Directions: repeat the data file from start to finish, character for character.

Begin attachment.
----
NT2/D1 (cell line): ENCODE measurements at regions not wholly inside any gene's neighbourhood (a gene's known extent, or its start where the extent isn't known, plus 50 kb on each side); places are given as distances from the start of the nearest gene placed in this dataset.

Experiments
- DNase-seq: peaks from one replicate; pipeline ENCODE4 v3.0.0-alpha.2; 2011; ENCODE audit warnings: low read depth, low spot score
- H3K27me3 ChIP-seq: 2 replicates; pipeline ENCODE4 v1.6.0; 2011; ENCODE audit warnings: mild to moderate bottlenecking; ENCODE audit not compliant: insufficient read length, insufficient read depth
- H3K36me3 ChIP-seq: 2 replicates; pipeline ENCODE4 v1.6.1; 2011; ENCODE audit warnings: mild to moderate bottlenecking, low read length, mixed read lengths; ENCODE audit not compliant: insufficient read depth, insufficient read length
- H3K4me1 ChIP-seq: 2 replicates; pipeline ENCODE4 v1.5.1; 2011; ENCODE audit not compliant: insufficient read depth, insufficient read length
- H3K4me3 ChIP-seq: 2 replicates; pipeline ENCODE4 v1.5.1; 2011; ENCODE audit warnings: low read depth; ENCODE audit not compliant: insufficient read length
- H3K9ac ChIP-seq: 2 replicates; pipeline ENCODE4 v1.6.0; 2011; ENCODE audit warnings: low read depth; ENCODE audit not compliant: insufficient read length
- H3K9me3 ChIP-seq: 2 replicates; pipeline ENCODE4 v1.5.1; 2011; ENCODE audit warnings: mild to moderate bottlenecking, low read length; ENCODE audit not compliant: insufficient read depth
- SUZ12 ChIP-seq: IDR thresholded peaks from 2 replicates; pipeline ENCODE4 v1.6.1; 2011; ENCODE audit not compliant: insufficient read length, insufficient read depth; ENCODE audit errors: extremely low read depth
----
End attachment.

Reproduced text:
NT2/D1 (cell line): ENCODE measurements at regions not wholly inside any gene's neighbourhood (a gene's known extent, or its start where the extent isn't known, plus 50 kb on each side); places are given as distances from the start of the nearest gene placed in this dataset.

Experiments
- DNase-seq: peaks from one replicate; pipeline ENCODE4 v3.0.0-alpha.2; 2011; ENCODE audit warnings: low read depth, low spot score
- H3K27me3 ChIP-seq: 2 replicates; pipeline ENCODE4 v1.6.0; 2011; ENCODE audit warnings: mild to moderate bottlenecking; ENCODE audit not compliant: insufficient read length, insufficient read depth
- H3K36me3 ChIP-seq: 2 replicates; pipeline ENCODE4 v1.6.1; 2011; ENCODE audit warnings: mild to moderate bottlenecking, low read length, mixed read lengths; ENCODE audit not compliant: insufficient read depth, insufficient read length
- H3K4me1 ChIP-seq: 2 replicates; pipeline ENCODE4 v1.5.1; 2011; ENCODE audit not compliant: insufficient read depth, insufficient read length
- H3K4me3 ChIP-seq: 2 replicates; pipeline ENCODE4 v1.5.1; 2011; ENCODE audit warnings: low read depth; ENCODE audit not compliant: insufficient read length
- H3K9ac ChIP-seq: 2 replicates; pipeline ENCODE4 v1.6.0; 2011; ENCODE audit warnings: low read depth; ENCODE audit not compliant: insufficient read length
- H3K9me3 ChIP-seq: 2 replicates; pipeline ENCODE4 v1.5.1; 2011; ENCODE audit warnings: mild to moderate bottlenecking, low read length; ENCODE audit not compliant: insufficient read depth
- SUZ12 ChIP-seq: IDR thresholded peaks from 2 replicates; pipeline ENCODE4 v1.6.1; 2011; ENCODE audit not compliant: insufficient read length, insufficient read depth; ENCODE audit errors: extremely low read depth